I am still working on how to transfer that setting...embouchure/tongue positions, oral cavity setting, etc...to above and below those ranges, but it is most definitely a higher pitch than when I do not do it and get a correspondingly less resonant sound. It is like the difference between hitting a very resonant bell or cymbal with a very good mallet and hitting it with not such a good mallet while it is being partially damped by one's hand. The clarity of sound is almost overwhelming. It's like the snap of a good whip.

Some people have this on the natch.

More power to them.

But...it can also be learned.

Bet on it.

S.
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« Reply #17 on: Oct 26, 2017, 03:16AM »

So pleased that you shared this, trb420. Sounds like you got a wonderful session with Jay, and anyone who has had the fortune of standing in his living room and doing the same was probably transported right back there, hearing his sound and voice, while reading your post.

Nobody -- and I really mean that -- nobody gets the same immediacy and richness of resonance as Jay Friedman, at least that I've ever heard. I have had the pleasure of sitting next to Jay in the orchestra a few times, and it is head-turning how immediately notes 'jump' out of his horn. There is an explosive quality to the start of sound, and I mean that in a good way, not a destructive way!!

Somebody mentioned the trend of modular horns being chosen to make a very dull sound, and I tend to agree with that. A colleague/schoolmate of mine used to joke that there was a 10-20 year period where everyone was chasing a sound that sounded like putting a "mouthpiece into an oak tree" -- very dull, dense, and lackluster. While the different 'schools' of sound concept may have become as homogenous as many orchestras, the upside of globalization through forums like this, the ITF, YouTube, etc. is that we can hear/see so many different players and embrace all the different wonderful sounds. While The Chicago sound concept is still the ideal for me, it certainly doesn't detract from my appreciation for European players, the New York sound, and whatever else you want to throw in there. I also don't like the idea of labeling a player or sound as "bright" or "dark", but rather embrace those terms to describe style or color. I personally love the terms brilliant, buzzy, zip, ringing, etc. Uranus from "The Planets" should be bright, whereas the low excerpts from Mahler 5 (to me) should be dark and brooding. I think we as a trombone culture get caught up in "bright" or "dark", and need to redirect to talking about clarity, resonance, and color.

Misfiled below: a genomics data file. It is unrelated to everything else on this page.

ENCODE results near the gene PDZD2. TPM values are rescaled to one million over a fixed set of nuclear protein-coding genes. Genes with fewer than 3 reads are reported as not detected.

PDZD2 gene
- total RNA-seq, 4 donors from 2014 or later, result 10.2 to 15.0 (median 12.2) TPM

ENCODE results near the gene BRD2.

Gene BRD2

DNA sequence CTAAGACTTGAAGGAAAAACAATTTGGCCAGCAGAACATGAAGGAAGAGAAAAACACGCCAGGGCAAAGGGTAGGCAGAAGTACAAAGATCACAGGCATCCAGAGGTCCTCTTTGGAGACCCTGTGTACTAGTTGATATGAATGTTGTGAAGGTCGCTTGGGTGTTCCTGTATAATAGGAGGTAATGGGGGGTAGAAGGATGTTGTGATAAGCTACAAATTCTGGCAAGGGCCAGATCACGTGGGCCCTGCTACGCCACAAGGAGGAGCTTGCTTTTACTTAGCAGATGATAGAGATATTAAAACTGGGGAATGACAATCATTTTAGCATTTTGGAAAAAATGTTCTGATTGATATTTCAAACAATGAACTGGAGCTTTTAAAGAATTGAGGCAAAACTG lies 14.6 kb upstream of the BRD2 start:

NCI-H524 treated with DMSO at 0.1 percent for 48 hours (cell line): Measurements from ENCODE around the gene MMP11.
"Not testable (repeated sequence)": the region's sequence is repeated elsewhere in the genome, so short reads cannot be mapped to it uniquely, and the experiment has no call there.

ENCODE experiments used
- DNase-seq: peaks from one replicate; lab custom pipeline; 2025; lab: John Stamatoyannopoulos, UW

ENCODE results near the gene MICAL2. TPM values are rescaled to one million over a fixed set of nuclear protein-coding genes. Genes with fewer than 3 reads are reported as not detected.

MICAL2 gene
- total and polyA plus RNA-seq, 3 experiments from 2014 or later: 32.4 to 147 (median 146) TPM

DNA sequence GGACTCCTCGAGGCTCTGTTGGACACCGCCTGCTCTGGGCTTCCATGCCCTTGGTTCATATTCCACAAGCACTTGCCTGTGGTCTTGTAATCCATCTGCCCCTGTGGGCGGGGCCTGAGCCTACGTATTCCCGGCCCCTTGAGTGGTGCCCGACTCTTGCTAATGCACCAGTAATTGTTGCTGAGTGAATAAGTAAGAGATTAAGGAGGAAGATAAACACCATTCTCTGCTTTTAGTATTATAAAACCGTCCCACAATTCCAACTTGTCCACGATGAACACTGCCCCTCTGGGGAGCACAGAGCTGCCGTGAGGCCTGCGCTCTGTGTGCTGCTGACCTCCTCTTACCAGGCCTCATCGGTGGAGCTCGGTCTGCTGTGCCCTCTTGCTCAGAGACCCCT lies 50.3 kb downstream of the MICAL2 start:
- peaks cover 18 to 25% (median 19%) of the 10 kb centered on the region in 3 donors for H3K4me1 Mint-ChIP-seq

Anyway, thanks for sharing. Obviously, you hit a nerve!

Tim Smith
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« Reply #18 on: Oct 26, 2017, 05:23AM »


Thanks for this summary, it was an interesting read for sure!  Can I ask how difficult it was to grab a lesson with him?  I've been considering taking a few with him but I'm thinking he has a pretty full schedule.

It wasn't very difficult, I contacted him through his website and we were able to quickly set one up. He only teaches Fridays, though.